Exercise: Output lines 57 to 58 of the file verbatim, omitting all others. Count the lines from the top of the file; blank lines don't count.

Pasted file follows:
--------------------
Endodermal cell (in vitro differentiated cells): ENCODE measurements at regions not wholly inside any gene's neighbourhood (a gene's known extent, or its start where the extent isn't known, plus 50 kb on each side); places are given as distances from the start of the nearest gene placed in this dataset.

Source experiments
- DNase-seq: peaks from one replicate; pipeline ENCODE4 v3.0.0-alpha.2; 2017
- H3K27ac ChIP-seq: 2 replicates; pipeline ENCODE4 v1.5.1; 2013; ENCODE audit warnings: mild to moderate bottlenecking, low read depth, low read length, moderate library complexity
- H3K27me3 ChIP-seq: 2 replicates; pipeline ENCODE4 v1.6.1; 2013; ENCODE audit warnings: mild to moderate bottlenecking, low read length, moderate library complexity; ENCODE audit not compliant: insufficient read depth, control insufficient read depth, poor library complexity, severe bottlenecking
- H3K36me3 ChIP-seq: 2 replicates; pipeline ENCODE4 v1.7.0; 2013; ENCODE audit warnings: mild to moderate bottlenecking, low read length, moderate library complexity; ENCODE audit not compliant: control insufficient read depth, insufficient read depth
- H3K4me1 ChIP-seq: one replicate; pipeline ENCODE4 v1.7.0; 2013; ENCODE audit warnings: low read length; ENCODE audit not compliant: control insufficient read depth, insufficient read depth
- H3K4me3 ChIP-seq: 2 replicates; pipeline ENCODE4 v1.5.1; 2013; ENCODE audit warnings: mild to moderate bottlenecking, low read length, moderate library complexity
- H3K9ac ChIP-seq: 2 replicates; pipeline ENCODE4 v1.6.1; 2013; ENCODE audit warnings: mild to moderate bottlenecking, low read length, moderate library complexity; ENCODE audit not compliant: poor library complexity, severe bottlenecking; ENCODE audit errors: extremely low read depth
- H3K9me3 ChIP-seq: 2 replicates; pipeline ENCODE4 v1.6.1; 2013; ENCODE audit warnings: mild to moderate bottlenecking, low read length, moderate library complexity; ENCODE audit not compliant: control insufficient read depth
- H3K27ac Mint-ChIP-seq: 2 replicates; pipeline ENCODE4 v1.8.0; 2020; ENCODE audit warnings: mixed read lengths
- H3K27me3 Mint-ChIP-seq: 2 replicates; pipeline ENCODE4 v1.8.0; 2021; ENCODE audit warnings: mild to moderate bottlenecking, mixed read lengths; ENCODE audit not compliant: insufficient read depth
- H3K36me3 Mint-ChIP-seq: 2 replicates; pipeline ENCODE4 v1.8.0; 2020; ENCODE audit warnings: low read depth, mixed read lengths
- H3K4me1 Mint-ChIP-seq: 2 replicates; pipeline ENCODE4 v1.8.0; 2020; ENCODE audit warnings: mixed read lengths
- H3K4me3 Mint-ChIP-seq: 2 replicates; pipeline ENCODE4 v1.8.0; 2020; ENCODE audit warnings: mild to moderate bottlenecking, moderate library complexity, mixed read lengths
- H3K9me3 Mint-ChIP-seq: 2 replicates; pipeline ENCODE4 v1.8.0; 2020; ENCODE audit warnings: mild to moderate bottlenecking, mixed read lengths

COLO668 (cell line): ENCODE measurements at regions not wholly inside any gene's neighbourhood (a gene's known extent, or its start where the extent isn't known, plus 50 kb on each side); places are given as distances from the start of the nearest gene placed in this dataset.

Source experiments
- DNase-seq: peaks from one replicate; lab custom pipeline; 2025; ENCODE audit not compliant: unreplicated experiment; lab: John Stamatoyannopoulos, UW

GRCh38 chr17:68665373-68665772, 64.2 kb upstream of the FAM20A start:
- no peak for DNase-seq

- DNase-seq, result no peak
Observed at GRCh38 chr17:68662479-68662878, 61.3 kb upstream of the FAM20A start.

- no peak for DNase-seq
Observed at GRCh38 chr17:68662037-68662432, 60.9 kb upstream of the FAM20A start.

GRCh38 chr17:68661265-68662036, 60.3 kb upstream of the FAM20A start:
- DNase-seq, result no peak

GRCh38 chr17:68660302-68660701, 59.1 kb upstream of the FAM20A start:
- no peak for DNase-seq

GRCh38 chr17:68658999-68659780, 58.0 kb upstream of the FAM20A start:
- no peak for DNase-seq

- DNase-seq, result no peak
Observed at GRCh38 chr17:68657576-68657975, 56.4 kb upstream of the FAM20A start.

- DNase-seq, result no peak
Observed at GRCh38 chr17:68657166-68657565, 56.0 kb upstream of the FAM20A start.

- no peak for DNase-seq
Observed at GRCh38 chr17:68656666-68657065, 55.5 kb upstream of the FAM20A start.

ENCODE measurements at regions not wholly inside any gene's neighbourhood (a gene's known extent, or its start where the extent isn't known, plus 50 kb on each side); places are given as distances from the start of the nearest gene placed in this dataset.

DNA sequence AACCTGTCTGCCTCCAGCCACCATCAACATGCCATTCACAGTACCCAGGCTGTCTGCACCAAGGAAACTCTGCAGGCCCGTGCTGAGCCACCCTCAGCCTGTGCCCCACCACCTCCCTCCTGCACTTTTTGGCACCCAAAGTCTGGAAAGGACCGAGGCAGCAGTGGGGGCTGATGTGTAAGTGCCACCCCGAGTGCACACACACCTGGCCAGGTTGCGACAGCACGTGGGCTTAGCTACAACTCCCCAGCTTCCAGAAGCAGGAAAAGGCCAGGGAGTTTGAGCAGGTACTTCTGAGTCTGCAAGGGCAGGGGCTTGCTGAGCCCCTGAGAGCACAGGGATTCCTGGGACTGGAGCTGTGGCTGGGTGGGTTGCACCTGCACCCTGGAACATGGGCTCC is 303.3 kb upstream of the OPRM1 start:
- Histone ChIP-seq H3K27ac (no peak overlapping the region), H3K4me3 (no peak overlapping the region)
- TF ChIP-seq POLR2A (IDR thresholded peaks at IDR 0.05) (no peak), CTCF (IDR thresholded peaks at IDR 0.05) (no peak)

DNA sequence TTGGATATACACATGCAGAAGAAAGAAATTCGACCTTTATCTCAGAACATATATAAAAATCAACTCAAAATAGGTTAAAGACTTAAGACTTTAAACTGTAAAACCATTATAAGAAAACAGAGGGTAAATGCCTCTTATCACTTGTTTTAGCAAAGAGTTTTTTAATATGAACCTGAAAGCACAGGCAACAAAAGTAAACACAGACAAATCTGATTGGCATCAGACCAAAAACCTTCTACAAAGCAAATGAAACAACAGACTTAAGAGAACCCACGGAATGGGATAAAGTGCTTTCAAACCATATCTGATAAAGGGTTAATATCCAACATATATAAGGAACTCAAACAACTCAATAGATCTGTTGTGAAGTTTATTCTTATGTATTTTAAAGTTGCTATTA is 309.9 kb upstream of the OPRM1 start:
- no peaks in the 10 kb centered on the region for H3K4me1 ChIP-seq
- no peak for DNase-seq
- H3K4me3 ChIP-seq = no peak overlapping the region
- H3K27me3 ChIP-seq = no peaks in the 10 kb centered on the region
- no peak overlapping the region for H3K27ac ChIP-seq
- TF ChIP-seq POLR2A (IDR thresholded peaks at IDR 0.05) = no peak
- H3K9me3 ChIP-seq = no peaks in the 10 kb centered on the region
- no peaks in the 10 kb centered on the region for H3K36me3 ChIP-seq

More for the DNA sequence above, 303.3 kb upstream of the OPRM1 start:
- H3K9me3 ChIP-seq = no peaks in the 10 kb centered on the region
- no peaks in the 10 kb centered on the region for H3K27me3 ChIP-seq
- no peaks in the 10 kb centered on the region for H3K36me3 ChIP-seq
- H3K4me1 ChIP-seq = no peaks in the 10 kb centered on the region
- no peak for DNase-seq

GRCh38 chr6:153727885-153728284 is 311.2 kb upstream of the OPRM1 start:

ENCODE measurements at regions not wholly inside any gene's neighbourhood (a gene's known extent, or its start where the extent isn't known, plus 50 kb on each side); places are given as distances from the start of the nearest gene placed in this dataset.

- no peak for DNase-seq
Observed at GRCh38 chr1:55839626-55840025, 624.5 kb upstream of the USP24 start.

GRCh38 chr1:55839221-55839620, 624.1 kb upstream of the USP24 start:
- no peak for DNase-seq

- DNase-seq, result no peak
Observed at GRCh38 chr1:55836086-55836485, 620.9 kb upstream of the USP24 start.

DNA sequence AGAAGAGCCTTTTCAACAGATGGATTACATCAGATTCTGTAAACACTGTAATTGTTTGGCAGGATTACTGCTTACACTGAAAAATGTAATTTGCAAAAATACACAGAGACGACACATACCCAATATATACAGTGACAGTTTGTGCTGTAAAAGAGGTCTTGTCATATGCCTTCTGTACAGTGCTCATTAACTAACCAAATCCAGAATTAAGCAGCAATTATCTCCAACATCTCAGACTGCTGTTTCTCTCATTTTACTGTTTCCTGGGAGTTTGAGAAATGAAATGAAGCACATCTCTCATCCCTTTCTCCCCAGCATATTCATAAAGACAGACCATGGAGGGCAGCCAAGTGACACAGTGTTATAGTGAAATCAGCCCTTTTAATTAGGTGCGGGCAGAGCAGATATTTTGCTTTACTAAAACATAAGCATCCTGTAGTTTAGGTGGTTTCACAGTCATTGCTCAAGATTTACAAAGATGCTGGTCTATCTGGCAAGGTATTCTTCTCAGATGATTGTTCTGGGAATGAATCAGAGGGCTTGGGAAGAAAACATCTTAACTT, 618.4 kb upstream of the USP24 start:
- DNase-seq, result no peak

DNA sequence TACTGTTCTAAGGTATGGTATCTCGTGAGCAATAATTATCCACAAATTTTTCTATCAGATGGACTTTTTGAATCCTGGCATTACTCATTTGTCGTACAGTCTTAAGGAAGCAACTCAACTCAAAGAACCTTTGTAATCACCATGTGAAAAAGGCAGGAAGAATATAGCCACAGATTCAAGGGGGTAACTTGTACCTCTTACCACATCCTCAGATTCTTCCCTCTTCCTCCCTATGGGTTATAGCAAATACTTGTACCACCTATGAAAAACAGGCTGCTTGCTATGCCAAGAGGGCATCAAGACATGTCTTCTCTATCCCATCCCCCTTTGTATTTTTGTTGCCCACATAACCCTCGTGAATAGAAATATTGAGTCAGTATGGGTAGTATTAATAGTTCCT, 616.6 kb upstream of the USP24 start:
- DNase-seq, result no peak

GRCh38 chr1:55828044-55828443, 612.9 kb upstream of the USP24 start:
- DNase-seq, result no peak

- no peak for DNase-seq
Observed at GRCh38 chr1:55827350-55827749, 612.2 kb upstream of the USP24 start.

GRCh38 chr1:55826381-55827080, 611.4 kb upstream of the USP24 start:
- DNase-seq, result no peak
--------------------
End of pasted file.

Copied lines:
GRCh38 chr6:153727885-153728284 is 311.2 kb upstream of the OPRM1 start:

ENCODE measurements at regions not wholly inside any gene's neighbourhood (a gene's known extent, or its start where the extent isn't known, plus 50 kb on each side); places are given as distances from the start of the nearest gene placed in this dataset.